To get good service a a Venice restaurant, consider trying to blend in with the locals. Alessandro Bianchi/Reuters

British visitors were overcharged for lunch, the U.K. press pounced, and now everyone is mad.

The possibility of tourists ruining Venice has been widely discussed. But what if Venice is exacting its revenge?

Over the past few weeks, news of scams against visitors to the city have been ricocheting around the European press, with complaints that tourists’ naïveté and limited language skills have led to them being parted from their money in dishonest if not openly illegal ways. Exhibit A: a recent lunch for four British tourists at a place called Trattoria Casanova, near St. Mark’s Square. After the table was piled with dishes the group claims they didn’t order, the bill ended up coming to €525 ($612). This is taking a liberty, but for a tourist town, it’s sadly a case of so far, so normal. The spin in this familiar tale takes place a little higher up: Venice Mayor Luigi Brugnaro has waded into the bill dispute—and he’s on the restaurant’s side.

Last week, Brugnaro responded to the spat by calling the unhappy patrons “beggars” (“pezzenti”), pointing out that they’d received a large meal and could have refused to eat it if they had decided in advance that they were being overcharged. The real problem, he suggests, is that visitors come to Venice without speaking or understanding any Italian. Indeed, a few words of the Venetian dialect wouldn’t do any harm, either.

When it comes to general tourist manners, he has a point. You can’t arrive in a city without a single word of the local language and expect everything to run smoothly. You can, nonetheless, hope that your lack of language skills do not make you the target of a scam—and that looks like what we’re discussing here.

Indeed, the mayor’s side is weakened by the most cursory of glances at the restaurant’s Yelp page, which boasts a mesmerizing collection of distraught ALL-CAPS warnings from former patrons who were served pizza that was “the equivalent of a public school lunch” and fish that “tastes like poop.” On several occasions, people seem to have ordered fish without realizing that the price they’re being quoted is per kilo rather than per fish, ending up paying way more than they’d envisaged. The number of times this practice is referenced on a page with just 23 reviews suggests that such confusion may be a feature of the business.

(Reached for comment by newspaper Corriere Del Veneto, a restaurant staffer noted that the table put away three-and-a-half-kilos of fish, and that the recently renovated restaurant had “high standards of cleanliness” and a plasma TV.)

Despite the fact that the $600-lunch story looked like it was part of an established bait-and-switch pattern, Mayor Brugnaro has escalated the controversy by pointing out that such high prices are ubiquitous and not restricted to Venice. Yesterday he tweeted a bill from Vienna airport charging €11.60 for four espressos, asking if he should write in protest to the city’s mayor?

Now €2.90 a coffee is steep but not that far off average: A really good deal in a European airport would probably be around €2 and the average is a little higher. Vienna Airport’s prices are certainly less outrageous than being misled into paying hundred of dollars for seafood you never ordered, and I suspect Brugnaro knows it.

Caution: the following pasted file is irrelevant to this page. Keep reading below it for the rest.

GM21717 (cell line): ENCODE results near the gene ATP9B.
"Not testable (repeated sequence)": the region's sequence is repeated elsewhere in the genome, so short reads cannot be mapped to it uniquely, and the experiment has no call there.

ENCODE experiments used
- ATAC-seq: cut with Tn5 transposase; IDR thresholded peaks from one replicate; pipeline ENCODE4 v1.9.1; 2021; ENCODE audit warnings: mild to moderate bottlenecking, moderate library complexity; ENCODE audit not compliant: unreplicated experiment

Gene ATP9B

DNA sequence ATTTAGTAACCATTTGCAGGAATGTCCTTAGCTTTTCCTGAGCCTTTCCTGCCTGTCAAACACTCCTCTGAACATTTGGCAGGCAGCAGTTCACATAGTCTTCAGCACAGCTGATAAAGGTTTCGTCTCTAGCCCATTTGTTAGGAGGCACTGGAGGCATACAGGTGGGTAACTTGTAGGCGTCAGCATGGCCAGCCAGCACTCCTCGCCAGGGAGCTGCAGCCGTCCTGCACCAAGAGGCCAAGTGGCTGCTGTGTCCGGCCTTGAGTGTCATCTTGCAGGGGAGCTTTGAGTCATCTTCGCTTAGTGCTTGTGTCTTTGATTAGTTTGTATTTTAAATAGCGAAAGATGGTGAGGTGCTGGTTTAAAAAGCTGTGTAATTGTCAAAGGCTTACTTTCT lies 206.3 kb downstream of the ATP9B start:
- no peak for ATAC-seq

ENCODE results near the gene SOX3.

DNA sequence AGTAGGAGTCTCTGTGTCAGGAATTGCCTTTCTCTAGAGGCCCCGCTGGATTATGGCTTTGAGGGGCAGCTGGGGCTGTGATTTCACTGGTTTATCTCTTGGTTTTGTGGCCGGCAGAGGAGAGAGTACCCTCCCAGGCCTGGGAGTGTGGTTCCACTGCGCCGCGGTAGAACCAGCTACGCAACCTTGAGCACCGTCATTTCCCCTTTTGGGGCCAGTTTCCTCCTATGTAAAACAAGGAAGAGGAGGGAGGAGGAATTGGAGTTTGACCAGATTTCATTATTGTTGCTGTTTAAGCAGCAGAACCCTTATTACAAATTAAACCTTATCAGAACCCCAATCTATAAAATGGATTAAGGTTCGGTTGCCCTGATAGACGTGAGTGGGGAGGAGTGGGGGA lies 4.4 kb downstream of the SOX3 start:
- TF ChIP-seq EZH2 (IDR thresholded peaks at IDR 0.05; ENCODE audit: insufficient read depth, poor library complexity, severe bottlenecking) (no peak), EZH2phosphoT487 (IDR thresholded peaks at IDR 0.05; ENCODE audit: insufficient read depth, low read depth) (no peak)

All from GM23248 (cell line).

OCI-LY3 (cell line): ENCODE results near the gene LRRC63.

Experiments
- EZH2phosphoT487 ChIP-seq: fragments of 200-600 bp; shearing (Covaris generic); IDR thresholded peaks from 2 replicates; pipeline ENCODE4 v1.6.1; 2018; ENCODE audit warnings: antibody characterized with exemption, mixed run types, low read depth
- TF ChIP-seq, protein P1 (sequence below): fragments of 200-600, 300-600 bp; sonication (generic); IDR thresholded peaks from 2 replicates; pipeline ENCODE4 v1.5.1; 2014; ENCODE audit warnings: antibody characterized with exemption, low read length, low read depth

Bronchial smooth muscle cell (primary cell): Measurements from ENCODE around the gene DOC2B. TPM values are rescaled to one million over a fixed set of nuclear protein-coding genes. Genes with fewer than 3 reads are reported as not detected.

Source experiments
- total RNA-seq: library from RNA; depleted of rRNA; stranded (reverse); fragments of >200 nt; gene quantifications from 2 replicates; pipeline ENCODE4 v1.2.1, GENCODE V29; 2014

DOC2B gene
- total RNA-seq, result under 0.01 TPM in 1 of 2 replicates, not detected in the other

To lunge abruptly towards seriousness, there’s arguably something a bit more concerning going on when a city’s mayor is defending what seem to be less-than-ethical hospitality practices. Local pressure group Gruppo 25 Aprile, who also campaign against over-exploitation of the city by the tourism industry, have released a statement strongly criticizing the mayor’s response.

Firstly, there’s the bad PR for the city. Implying that language non-proficiency makes you a viable target for price gouging in Venice is a bad message for a city that relies almost entirely on tourism—and it’s also offensive to the vast majority of Venetian traders. The group says that the attitude is a symptom of a wider problem.

“Incidentally, the City mayor who labels as “pezzente” the British citizen who paid more than 500 euro in a local restaurant is the same who is selling Venice by the pound: selling public buildings such as the headquarter of the local Police…, the Court of Appeal…and the only building hosting social services in Venice … while neither the economic circumstances nor the state of the City budget justify this systemic spoliation of common goods, which are likely to be turned into Hotels for the profit of the few.”

If the group’s analysis is correct, then the restaurant bill comments are just a small suggestion of a wider problem in which the city’s authorities are allowing commercial exploitation without any checks or quality controls. That analysis requires a tableful of un-ordered fish to carry a lot of weight, of course. Venice is in fact still a stunningly beautiful city full of many trattorie that cheerfully serve good food at non-extortionate prices, even to tourists who can’t speak a word of Italian. Sure enough, those visitors might enjoy these places even more if they learned the language a bit better. But when a tourist city’s mayor is defending traders who are at the very least short-changing visitors for decent service, the fish isn’t the only thing that stinks.

H/T: The Local, Italy

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